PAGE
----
“They’re looking for magic. There’s a moment when you see something like that, there’s a crack in your mind, and you know it’s a trick but you can’t figure it out. And that crack lets in all the light, it opens up all the possibilities. When that little split second thing happens when the Dead are playing, everybody in the audience goes, ‘Wow! Did you see that?’ That’s the moment, and kids will watch five hours of mediocre music to have that one click happen because, that puts them in touch with the invisible.”
The first time I went to a festival on its birth into the world, I worked for the Solar Café at The Magnetic Gathering, a party in the hills and mountains of northern New Hampshire. It was expected to have close to three thousand attendees (if I remember correctly), but after two days of sitting around emptying blenders full of melted smoothies, it seemed that they would be lucky to get more than five hundred. This is to be expected on the first year of a festival: setups are disorganized, budgets are low and headliners are scarce. These gatherings take time to build and grow into something large and known, where people will spend hundreds of dollars on a ticket, despite how financially irresponsible it may be. I don’t know how, perhaps by the help of Jimi, Jerry or the big man, but this year the crew of the interlocking music festival, Interlocken- a.k.a, “Lockn’”- made their presence known to the world with one of the most incredible lineups that 2013 has seen, bringing upwards of 25,000 people together on the vast, red-clay earth of Oak Ridge Farm in Arrington, Virginia.
The process of entering the festival was an issue for many. I spoke to folks who complained about sitting in line for hours on end, a massive cluster fuck of eager heads, flustered volunteers and, of course, Mr. Johnny Law, all counting down the minutes of missed music and misspent time. My experience consisted of shouting obscenities at my GPS after a nine-hour or so car ride while lapping the Arrington area for another grueling couple of hours, trying to figure out where to go as well as what to use to get the three-inch long horse fly off of our dashboard. Tensions were high and the music had begun when we finally entered the campground, but after one glance over the tent sea that flowed downward toward the heart of it all, with the sun falling gently behind the shadowy peaks of the Appalachian trail, there was no doubt that each second of frustration and anxiousness would prove entirely worth-while.
Our neighbors in our little tent city were named Steph and Heath, two friendly Virginians who were quite familiar with the Arrington area. We asked him about the town and the mountains, and he pointed out the names of each surrounding peak, and also told us a little about how this festival got going. He said that back in the ‘70s, a bunch of hippies moved to the area, and since then Arrington has maintained “a really cool dynamic.” It made sense that such a town would host a gathering such as this. My brother told me that when he was bringing the car over to the camp site, he asked one of the volunteers if it was cool to do that. He responded, “You can do whatever you want, man.” A cool dynamic, indeed.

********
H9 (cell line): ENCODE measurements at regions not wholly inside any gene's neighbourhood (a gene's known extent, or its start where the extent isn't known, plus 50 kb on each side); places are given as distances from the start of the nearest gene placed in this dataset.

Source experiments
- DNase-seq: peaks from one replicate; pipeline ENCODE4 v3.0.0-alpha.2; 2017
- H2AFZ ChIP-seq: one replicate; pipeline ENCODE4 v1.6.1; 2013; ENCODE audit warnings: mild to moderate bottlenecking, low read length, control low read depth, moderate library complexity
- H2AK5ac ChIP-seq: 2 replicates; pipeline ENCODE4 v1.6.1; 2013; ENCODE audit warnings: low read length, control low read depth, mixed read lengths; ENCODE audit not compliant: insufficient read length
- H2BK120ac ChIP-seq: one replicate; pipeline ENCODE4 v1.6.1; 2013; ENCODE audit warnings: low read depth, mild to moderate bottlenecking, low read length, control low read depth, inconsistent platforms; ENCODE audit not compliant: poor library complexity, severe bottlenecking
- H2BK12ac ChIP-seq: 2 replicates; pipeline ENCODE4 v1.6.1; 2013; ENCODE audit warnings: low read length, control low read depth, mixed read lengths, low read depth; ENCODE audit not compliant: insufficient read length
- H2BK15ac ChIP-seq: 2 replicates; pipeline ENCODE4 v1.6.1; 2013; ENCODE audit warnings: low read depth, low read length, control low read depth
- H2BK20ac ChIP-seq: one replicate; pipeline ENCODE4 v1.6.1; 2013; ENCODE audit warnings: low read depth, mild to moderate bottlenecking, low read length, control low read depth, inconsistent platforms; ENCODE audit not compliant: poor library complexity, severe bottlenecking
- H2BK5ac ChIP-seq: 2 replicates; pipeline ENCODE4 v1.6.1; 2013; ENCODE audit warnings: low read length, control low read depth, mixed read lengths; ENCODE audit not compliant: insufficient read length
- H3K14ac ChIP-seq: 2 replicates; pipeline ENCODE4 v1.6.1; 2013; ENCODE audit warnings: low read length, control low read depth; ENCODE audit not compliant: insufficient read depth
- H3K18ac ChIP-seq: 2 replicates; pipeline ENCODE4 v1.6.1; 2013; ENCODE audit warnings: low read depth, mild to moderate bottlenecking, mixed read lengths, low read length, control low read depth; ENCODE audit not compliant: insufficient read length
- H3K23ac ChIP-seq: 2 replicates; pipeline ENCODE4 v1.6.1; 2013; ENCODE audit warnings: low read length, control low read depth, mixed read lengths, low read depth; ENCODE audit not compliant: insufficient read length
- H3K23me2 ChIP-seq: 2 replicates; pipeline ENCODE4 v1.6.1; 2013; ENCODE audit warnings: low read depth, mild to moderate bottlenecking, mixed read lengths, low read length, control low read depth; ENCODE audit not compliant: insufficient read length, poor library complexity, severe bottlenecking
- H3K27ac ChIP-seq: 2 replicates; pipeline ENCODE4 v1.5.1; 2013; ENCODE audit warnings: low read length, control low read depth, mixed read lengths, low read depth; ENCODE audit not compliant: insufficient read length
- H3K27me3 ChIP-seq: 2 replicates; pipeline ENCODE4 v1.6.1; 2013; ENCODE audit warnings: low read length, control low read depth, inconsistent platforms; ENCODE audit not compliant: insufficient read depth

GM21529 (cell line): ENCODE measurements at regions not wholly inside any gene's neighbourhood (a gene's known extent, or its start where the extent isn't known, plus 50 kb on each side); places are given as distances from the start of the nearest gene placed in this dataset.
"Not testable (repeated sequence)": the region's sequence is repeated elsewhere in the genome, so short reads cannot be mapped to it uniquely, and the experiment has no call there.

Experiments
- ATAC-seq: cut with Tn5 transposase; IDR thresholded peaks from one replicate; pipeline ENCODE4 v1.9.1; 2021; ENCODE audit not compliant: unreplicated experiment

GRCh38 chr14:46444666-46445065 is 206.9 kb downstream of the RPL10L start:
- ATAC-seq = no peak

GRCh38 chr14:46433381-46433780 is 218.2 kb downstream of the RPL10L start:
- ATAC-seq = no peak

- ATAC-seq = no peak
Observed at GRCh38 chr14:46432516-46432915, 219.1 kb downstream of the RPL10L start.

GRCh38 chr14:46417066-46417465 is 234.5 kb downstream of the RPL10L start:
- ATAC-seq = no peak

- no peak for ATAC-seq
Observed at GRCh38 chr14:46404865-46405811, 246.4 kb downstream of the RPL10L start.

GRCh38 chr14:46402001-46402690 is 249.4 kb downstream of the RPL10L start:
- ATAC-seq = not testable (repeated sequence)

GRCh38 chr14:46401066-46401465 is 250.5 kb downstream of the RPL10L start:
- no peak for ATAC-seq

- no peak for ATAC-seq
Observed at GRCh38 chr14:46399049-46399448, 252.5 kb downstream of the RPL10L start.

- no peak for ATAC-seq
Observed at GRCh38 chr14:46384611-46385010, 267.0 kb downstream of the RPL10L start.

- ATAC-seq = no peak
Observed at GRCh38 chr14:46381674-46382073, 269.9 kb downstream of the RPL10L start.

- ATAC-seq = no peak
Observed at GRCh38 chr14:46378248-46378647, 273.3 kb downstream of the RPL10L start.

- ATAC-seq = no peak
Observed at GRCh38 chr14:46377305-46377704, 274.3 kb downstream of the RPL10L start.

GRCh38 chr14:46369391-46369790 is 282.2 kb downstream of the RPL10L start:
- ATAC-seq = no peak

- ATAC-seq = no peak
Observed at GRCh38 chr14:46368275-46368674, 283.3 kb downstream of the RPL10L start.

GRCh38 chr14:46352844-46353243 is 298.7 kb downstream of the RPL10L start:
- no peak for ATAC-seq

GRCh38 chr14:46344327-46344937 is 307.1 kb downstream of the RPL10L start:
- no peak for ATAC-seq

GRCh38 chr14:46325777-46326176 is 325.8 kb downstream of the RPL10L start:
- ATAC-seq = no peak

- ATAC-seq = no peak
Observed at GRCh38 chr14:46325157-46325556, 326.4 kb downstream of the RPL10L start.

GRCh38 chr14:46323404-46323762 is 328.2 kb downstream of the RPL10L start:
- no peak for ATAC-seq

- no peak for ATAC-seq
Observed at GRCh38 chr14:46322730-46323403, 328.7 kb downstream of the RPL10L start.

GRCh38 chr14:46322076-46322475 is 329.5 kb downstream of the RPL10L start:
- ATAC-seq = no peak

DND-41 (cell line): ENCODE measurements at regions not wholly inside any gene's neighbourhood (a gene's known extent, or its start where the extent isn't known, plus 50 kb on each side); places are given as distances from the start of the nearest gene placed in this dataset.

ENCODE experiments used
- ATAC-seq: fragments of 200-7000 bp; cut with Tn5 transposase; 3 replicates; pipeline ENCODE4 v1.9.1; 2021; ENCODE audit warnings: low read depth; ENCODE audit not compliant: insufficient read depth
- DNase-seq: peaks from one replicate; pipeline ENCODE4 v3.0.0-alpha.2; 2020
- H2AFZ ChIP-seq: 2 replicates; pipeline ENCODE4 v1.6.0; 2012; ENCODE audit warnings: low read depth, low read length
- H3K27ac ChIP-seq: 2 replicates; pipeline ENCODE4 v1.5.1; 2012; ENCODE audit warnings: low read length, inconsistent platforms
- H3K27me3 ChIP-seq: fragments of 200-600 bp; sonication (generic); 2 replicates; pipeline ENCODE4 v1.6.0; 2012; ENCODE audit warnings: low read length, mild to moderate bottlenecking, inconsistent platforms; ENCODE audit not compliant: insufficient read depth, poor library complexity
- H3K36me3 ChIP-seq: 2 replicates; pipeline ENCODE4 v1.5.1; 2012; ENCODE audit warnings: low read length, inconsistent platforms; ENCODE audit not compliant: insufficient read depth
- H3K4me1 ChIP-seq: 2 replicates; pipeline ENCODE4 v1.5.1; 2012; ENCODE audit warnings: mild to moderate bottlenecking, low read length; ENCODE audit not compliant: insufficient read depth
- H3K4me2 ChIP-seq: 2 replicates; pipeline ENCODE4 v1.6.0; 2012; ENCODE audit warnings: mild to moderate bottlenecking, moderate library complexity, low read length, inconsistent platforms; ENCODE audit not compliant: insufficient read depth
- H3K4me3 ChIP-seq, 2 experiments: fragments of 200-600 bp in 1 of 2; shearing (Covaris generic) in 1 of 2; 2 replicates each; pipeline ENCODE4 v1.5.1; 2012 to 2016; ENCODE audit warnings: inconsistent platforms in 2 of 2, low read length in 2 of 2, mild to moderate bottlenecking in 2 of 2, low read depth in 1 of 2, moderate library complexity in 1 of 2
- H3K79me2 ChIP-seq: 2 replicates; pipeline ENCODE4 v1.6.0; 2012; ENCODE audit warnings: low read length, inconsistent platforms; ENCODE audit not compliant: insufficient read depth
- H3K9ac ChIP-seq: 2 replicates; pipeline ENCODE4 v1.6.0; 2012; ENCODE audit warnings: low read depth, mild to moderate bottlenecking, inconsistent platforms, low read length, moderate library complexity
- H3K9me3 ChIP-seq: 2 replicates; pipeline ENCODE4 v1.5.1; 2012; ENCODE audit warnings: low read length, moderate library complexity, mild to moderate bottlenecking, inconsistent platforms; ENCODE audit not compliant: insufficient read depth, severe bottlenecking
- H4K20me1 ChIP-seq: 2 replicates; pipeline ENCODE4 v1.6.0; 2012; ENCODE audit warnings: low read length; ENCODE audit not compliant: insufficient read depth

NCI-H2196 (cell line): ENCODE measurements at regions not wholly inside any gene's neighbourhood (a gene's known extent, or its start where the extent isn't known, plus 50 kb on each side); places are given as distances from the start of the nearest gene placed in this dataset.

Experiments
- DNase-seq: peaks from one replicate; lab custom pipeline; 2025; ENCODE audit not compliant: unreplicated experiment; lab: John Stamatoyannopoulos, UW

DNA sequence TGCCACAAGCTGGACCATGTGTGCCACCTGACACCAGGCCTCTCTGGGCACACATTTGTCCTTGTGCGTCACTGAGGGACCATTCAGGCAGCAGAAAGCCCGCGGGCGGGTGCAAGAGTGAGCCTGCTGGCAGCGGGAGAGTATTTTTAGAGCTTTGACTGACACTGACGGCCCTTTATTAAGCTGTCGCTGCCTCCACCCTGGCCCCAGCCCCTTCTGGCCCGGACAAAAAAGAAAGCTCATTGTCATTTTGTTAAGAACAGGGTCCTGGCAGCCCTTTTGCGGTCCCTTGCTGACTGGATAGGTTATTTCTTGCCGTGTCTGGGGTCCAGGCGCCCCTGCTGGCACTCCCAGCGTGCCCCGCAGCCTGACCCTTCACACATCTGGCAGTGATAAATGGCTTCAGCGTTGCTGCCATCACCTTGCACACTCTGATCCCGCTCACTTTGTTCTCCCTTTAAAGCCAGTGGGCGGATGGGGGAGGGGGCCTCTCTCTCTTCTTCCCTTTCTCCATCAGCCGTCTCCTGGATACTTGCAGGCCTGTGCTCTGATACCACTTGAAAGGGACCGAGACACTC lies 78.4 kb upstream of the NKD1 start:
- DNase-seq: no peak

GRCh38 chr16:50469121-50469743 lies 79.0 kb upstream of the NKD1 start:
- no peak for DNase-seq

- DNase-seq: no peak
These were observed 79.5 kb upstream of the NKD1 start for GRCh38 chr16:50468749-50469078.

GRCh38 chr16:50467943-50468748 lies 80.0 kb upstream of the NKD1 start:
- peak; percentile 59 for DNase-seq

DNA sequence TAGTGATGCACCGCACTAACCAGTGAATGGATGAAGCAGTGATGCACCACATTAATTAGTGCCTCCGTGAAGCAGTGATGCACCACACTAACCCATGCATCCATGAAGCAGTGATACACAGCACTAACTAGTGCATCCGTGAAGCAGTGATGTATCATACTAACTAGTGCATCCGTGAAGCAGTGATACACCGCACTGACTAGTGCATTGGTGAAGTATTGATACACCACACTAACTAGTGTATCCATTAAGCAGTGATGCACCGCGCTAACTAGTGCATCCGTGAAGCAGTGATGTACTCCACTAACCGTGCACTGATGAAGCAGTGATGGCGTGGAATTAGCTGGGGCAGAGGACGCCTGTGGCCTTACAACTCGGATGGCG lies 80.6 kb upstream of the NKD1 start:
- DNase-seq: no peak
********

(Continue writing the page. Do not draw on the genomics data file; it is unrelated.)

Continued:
Keller and the Keels kicked off the weekend to a thin audience due to that heinous line that stretched far down route 29. We set up camp as quickly and frantically as possible, but regrettably so, I missed their set as well as Warren Haynes Band’s. Along with their original tunes, WHB played several covers including Jimi Hendrix’s “Spanish Castle Magic” as well as Steely Dan’s “Pretzel Logic” with a little “All Along the Watchtower” somewhere in the mix. While the sun illuminated the sky with a deep, orange glow, testaments to classic rock were already being summoned. It seemed clear that these musicians would aim to recreate the old ways of getting down, while simultaneously creating a new, creative experience that reminds people of all ages why this music is so timeless. I’m righteously bummed having missed these sets, but luckily, our “patience” and persistence was graced with another appearance of Warren Haynes with Gov’t Mule, as well as a surprise appearance from Keller during String Cheese’s first set.
That was my first experience with Cheese, and Keller too. I was ecstatic to hear them collaborate on a 21.5 minute-long “Best Feeling,” a favorite of many Keller fans. Just before this tune they played “Song in My Head,” and at the peak of this bluegrass, rock tune, they turned to a jam that was like a high-energy “I Know You Rider”, which for this writer has been a frequent occupier of the space train of thought. The organ bellowed and ripped, guiding the jam faster and faster, higher and higher above, forcing each spectator to reach for the sky and sore off with the sounds of joy, smiles scattering and beads of sweat already plummeting to the solid earth. I couldn’t believe that this would be the first of four SCI shows, and it almost didn’t register that there was much else to come.